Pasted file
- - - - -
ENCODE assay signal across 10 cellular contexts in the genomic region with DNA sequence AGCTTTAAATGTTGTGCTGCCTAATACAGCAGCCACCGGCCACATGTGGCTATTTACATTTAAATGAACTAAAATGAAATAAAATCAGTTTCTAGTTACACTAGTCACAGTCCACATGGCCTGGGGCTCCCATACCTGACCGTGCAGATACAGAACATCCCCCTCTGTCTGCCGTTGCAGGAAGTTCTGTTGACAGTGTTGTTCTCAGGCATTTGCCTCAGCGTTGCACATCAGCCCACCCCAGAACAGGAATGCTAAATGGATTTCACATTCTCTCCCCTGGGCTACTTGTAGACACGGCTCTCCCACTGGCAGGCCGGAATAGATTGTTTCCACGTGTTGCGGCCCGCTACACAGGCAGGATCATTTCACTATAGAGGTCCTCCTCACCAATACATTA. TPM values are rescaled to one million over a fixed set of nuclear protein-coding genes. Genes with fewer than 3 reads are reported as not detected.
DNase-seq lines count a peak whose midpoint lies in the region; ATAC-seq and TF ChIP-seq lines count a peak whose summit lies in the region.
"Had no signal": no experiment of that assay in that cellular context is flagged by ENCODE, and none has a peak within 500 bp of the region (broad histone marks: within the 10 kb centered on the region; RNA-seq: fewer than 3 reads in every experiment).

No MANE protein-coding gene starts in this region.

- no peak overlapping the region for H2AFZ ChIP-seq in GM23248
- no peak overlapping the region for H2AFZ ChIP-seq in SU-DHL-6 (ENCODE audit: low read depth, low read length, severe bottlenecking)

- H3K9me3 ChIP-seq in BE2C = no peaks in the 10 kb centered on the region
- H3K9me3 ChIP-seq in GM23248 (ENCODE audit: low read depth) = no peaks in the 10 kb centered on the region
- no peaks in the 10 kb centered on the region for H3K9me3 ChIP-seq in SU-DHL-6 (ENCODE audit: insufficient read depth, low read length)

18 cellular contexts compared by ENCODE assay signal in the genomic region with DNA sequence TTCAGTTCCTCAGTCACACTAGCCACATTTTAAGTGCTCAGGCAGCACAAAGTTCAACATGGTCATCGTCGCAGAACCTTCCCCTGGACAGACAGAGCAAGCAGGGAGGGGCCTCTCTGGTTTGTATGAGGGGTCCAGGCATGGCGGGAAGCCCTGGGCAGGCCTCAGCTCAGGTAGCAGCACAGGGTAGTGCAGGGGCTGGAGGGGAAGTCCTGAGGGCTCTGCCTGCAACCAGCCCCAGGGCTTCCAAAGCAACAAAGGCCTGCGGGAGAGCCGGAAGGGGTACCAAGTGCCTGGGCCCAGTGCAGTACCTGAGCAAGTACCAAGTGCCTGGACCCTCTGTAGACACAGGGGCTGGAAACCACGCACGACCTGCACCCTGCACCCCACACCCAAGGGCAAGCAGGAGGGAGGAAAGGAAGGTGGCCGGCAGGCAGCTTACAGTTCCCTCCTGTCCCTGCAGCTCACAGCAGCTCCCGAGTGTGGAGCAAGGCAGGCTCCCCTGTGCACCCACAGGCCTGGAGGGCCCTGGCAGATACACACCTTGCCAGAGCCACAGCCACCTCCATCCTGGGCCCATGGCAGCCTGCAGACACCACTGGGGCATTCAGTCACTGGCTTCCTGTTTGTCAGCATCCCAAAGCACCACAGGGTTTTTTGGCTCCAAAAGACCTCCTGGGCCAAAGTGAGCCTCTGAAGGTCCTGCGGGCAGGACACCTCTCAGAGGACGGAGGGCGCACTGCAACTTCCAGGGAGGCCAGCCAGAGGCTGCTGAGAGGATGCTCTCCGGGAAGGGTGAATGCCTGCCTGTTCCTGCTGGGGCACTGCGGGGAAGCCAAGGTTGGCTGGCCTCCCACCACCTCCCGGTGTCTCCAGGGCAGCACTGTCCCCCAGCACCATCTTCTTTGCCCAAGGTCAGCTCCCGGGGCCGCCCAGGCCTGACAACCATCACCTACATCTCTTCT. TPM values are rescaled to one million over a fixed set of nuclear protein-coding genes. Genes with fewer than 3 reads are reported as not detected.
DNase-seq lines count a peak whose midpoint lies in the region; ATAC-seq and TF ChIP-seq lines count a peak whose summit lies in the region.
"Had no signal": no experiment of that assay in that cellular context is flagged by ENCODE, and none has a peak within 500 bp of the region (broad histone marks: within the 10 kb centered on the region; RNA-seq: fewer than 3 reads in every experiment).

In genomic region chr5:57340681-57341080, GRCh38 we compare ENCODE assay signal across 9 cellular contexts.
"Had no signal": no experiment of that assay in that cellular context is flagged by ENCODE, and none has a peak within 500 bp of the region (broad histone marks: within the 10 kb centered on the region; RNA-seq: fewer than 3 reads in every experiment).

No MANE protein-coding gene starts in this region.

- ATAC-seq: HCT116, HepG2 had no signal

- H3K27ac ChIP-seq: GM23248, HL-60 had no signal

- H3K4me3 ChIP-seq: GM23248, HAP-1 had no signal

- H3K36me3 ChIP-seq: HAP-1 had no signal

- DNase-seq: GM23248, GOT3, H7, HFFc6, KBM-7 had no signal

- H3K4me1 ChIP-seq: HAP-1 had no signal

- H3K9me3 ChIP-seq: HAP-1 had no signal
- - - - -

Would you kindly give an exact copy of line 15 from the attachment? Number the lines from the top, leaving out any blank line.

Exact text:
No MANE protein-coding gene starts in this region.